Balikbayan: A Filipino Homecoming

Balikbayan: A Filipino Homecoming


Balikbayan: A Filipino Homecoming, originally published in 1986, features eleven short stories that evoke the sights, sounds, and ironies of the contemporary Philippines and provides a creative and enlightening look into the lives and moods of everyday Filipino life.

"Faith Healer," from Balikbayan, was selected for the PEN Syndicated Fiction Project.


Michelle Cruz Skinner is also the author of short story collections In the Company of Strangers as well as the novel Mango Seasons, nominated for the 1996 Philippine National Book Award. She is a teacher at Punahou School where, yes, she does ask her students to write and perform their own work.


“Michelle Cruz Skinner, only 22, is wiser than most who have lived much longer. She understands the ways of humankind. Her stories are written with such simplicity that the truth they convey shines with urgency the proper reader cannot miss. Even the very short ones, hardly stories, have this intensity. Take “A Modern Parable.” It’s short but deadly. The author knows her American bases in the Philippines: the bars, the beggars, the Philippine girls, the wayward and the poor, the American servicemen, the colored and the white, their transformation far away from home. In “In the Neon City by the River” Michelle Skinner reveals all these. “They always stop for us,” from the mouth of an American serviceman, sums it all up. “All Souls” fills me with nostalgia for a world I used to be a part of. And, of course, “Balikbayan”—the tragedy of the returning native who finds herself a stranger in her own land after a long absence. The variety of the stories impresses and delights me. Although some of the stories are pole apart, they are all touched with authenticity and feeling. I think very highly of her art.”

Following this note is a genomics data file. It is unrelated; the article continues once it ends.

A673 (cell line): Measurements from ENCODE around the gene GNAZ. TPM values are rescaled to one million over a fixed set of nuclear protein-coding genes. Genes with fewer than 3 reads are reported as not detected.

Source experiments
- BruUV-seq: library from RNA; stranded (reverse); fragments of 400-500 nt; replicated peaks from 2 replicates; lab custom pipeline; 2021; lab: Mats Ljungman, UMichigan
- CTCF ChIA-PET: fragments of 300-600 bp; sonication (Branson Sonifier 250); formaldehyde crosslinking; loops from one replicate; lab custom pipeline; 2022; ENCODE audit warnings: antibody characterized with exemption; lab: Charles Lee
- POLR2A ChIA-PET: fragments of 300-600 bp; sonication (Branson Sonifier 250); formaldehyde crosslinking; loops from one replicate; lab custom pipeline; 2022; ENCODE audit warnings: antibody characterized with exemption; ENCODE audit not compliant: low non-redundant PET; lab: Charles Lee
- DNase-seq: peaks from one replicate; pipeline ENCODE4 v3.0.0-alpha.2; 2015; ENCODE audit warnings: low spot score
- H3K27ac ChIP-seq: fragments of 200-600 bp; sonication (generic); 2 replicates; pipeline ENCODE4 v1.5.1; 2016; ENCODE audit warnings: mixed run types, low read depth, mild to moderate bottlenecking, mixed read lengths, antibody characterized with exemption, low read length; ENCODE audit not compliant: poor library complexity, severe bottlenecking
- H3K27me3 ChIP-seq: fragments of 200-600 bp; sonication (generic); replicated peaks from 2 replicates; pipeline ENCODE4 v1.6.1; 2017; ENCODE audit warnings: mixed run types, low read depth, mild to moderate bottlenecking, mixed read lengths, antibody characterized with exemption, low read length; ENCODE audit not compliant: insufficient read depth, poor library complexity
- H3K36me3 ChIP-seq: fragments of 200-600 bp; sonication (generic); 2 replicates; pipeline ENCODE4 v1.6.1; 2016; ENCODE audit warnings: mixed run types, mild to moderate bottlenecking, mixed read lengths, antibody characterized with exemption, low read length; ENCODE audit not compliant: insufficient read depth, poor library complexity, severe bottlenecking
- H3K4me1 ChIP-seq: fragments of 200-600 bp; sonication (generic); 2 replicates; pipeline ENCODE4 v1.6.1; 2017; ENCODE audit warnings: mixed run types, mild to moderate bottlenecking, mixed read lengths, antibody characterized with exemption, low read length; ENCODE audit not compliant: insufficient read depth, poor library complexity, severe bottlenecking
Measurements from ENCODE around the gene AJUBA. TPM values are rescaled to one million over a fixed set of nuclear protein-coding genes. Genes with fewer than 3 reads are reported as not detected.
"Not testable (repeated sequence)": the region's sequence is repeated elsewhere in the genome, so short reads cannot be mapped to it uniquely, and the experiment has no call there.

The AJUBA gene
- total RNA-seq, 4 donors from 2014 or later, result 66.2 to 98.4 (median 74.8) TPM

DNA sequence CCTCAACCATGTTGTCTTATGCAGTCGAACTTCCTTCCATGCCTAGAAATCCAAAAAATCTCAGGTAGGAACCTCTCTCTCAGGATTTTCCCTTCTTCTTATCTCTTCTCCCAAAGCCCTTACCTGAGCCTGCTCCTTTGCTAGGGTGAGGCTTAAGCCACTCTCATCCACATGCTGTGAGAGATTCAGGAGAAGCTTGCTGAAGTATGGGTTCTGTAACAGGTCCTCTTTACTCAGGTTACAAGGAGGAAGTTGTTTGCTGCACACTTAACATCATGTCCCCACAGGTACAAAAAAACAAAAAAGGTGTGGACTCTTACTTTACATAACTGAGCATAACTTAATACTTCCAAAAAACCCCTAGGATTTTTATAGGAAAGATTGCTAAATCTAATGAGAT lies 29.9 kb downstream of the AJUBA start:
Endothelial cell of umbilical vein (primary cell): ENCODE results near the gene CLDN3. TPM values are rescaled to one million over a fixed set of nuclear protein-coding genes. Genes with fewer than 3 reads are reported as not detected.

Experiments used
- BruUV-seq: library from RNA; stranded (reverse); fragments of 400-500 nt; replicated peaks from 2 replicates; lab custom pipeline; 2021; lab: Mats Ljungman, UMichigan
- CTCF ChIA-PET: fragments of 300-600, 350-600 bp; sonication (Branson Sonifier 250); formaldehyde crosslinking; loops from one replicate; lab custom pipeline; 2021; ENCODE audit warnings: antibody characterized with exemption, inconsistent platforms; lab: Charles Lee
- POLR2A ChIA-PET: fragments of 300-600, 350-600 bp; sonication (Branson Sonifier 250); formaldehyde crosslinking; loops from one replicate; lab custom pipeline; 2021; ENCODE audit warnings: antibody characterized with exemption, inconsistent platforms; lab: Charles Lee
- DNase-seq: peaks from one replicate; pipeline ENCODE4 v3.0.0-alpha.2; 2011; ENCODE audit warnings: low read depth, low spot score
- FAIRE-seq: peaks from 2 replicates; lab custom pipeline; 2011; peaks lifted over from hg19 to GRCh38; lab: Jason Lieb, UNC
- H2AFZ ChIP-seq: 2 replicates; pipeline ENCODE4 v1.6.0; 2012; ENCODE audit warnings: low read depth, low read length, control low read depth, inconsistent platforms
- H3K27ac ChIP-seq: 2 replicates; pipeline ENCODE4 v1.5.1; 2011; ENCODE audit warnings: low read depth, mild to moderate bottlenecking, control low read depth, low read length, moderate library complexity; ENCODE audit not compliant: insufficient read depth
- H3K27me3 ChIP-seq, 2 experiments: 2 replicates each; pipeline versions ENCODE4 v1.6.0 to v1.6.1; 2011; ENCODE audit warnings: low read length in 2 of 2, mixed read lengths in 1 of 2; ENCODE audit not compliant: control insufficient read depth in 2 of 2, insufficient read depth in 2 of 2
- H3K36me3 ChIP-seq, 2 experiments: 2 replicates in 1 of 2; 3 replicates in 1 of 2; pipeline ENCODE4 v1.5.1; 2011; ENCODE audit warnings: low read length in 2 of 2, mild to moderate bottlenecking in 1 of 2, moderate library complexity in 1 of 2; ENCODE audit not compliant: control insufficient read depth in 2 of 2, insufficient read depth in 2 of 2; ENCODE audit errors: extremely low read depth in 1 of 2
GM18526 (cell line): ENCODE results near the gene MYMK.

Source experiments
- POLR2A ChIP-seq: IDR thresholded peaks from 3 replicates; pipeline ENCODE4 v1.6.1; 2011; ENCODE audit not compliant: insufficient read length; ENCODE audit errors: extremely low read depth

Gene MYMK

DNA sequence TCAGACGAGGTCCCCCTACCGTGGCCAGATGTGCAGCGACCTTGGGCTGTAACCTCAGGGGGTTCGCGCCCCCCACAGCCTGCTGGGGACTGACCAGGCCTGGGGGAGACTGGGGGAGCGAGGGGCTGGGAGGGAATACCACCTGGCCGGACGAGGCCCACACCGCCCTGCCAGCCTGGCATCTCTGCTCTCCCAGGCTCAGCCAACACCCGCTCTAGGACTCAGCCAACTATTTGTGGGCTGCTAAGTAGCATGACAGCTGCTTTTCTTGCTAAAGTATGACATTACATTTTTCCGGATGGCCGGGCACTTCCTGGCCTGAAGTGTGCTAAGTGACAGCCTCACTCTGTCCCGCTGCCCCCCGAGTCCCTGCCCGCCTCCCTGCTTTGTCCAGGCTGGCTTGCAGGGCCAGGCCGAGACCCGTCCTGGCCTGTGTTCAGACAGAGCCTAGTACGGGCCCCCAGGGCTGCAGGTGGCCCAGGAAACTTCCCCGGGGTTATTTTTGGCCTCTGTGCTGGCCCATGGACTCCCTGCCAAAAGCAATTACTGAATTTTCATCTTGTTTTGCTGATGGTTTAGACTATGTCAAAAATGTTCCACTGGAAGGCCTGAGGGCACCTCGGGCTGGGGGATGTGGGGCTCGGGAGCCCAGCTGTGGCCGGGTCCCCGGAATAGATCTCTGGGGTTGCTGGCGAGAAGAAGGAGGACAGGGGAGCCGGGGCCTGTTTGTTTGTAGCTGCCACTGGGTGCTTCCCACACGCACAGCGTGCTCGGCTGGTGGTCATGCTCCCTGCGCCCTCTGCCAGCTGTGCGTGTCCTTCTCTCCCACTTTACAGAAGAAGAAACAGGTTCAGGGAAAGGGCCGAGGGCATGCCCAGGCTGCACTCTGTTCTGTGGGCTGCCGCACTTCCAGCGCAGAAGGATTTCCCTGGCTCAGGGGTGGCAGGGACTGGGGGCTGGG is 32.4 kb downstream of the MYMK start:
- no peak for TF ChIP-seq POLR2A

—Bienvenido N. Santos, author of Scent of Apples

Balikbayan is an excellent and convincing presentation of the ironies and contradictions of contemporary Philippines culture, with a fine sense of character and, particularly, visual detail.”
—Ian Macmillan, author of Proud Monster

“These are wonderful stories, and they offer rare and timeless insights into the Philippines now and in the recent past. Rare because Michelle Cruz Skinner is a born-and-raised Filipina but also an American, so her vision bridges both worlds. Timeless because we are made to care for the people in these stories, especially the young people, and the human heart is universal. It’s a remarkable accomplishment for a first book, even for a clearly-talented writer.”
—Robert Shapard, editor of Sudden Fiction